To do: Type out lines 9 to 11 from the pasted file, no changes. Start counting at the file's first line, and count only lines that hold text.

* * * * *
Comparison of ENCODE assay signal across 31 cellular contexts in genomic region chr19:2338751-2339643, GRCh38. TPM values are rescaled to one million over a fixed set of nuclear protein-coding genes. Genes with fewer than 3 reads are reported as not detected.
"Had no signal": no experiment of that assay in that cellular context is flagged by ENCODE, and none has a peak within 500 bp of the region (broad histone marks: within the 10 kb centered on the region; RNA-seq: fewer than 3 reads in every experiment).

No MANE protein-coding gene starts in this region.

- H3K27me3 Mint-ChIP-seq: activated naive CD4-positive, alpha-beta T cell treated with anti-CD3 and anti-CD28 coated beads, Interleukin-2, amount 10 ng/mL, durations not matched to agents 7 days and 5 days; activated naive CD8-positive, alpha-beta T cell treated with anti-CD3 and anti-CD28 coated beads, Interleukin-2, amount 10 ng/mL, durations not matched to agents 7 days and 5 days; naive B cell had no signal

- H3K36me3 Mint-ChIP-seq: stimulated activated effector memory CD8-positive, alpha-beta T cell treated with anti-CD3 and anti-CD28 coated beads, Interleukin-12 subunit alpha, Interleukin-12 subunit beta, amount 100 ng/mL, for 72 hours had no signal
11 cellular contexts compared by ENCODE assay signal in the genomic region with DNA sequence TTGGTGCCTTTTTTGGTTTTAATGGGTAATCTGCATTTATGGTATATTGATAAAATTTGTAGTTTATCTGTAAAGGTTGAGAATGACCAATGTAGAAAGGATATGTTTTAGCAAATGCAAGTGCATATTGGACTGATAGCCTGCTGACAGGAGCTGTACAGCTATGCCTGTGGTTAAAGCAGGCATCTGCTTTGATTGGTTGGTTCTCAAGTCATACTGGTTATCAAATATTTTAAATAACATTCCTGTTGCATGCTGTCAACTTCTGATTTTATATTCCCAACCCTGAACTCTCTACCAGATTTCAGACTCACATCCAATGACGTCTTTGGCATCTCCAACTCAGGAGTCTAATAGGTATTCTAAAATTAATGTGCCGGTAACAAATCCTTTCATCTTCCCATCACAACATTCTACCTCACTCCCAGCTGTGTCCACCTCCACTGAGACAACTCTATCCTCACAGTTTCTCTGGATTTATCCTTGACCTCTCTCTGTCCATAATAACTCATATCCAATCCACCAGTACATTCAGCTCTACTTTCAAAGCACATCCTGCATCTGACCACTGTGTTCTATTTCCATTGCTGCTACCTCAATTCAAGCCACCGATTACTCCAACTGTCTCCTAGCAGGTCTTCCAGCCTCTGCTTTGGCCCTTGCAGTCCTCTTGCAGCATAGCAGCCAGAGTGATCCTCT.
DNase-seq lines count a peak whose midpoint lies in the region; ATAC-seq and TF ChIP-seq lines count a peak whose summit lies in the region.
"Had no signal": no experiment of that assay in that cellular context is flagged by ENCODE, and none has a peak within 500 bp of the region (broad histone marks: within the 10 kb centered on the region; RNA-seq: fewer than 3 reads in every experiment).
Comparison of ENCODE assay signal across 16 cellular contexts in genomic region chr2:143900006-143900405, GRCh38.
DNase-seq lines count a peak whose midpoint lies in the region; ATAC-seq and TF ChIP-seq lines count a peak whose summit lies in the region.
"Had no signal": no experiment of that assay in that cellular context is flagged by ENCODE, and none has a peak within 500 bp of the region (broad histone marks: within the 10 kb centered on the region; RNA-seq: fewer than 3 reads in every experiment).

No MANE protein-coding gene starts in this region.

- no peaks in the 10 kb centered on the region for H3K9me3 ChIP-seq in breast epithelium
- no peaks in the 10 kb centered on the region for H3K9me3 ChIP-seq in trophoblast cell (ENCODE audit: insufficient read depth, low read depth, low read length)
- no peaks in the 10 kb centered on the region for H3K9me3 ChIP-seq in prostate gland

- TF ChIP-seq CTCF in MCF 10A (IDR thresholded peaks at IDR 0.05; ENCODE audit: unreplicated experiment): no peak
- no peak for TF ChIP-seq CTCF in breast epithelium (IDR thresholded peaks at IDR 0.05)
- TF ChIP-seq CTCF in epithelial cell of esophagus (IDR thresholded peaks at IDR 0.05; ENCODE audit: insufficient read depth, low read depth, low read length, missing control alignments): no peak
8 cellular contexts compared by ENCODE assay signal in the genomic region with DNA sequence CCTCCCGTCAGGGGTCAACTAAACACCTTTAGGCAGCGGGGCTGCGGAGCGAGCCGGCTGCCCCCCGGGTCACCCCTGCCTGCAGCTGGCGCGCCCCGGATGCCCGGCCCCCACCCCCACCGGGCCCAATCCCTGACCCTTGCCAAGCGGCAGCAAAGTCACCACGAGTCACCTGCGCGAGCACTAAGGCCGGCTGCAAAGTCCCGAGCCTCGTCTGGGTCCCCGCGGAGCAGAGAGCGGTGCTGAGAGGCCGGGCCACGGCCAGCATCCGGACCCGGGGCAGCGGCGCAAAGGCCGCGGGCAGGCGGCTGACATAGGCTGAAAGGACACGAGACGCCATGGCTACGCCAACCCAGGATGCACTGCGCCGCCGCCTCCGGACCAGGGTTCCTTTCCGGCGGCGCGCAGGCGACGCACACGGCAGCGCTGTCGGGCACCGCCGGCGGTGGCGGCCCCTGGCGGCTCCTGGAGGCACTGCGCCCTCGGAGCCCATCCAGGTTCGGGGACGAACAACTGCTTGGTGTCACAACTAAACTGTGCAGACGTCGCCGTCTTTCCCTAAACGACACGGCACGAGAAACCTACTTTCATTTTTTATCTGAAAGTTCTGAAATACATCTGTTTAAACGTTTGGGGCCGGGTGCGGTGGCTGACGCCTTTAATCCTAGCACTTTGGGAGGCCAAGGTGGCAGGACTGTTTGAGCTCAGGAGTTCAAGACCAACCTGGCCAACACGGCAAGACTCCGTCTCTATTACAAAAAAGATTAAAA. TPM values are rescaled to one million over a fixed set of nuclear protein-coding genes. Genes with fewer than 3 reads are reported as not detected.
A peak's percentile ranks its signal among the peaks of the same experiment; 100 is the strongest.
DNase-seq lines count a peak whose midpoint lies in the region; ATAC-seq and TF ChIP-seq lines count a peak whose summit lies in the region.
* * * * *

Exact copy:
Comparison of ENCODE assay signal across 16 cellular contexts in genomic region chr2:143900006-143900405, GRCh38.
DNase-seq lines count a peak whose midpoint lies in the region; ATAC-seq and TF ChIP-seq lines count a peak whose summit lies in the region.
"Had no signal": no experiment of that assay in that cellular context is flagged by ENCODE, and none has a peak within 500 bp of the region (broad histone marks: within the 10 kb centered on the region; RNA-seq: fewer than 3 reads in every experiment).